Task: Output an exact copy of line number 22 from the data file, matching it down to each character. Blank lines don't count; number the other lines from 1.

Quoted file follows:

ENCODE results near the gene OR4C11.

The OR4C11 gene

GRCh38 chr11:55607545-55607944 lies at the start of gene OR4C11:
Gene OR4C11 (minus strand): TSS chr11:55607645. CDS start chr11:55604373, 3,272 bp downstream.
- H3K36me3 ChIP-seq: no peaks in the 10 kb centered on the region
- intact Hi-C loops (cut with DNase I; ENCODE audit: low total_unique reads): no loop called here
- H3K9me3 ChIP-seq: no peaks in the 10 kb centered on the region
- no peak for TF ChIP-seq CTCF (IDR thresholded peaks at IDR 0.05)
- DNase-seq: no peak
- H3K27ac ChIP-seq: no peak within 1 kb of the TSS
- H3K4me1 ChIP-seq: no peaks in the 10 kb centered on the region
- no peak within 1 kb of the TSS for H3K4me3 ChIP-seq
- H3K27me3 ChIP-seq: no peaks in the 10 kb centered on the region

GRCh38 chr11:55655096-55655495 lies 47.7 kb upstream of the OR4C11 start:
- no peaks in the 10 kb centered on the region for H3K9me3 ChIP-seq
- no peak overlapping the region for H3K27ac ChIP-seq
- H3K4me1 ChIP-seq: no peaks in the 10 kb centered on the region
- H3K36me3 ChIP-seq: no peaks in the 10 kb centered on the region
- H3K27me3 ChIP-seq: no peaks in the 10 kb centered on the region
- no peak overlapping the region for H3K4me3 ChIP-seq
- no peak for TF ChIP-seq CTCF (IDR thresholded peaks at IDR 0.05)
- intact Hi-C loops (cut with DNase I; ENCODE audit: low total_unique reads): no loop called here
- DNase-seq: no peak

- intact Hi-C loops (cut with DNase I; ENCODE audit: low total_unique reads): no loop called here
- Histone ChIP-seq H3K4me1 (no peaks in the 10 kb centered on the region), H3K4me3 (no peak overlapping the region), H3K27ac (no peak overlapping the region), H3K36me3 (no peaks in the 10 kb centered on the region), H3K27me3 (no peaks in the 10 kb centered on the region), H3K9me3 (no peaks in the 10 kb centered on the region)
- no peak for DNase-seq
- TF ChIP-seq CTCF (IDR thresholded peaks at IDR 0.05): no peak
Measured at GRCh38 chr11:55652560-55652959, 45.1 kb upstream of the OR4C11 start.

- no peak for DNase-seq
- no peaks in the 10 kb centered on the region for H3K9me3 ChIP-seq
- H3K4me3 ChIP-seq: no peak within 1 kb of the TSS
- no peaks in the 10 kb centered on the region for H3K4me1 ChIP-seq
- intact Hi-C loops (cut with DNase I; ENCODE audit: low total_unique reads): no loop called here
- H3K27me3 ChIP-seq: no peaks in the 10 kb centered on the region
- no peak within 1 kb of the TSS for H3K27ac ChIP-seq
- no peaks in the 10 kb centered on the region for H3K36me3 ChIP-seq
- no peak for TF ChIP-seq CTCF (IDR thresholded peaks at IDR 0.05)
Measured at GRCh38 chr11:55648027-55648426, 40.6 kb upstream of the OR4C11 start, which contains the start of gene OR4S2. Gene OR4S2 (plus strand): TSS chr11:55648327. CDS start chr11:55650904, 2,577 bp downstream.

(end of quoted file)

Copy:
- intact Hi-C loops (cut with DNase I; ENCODE audit: low total_unique reads): no loop called here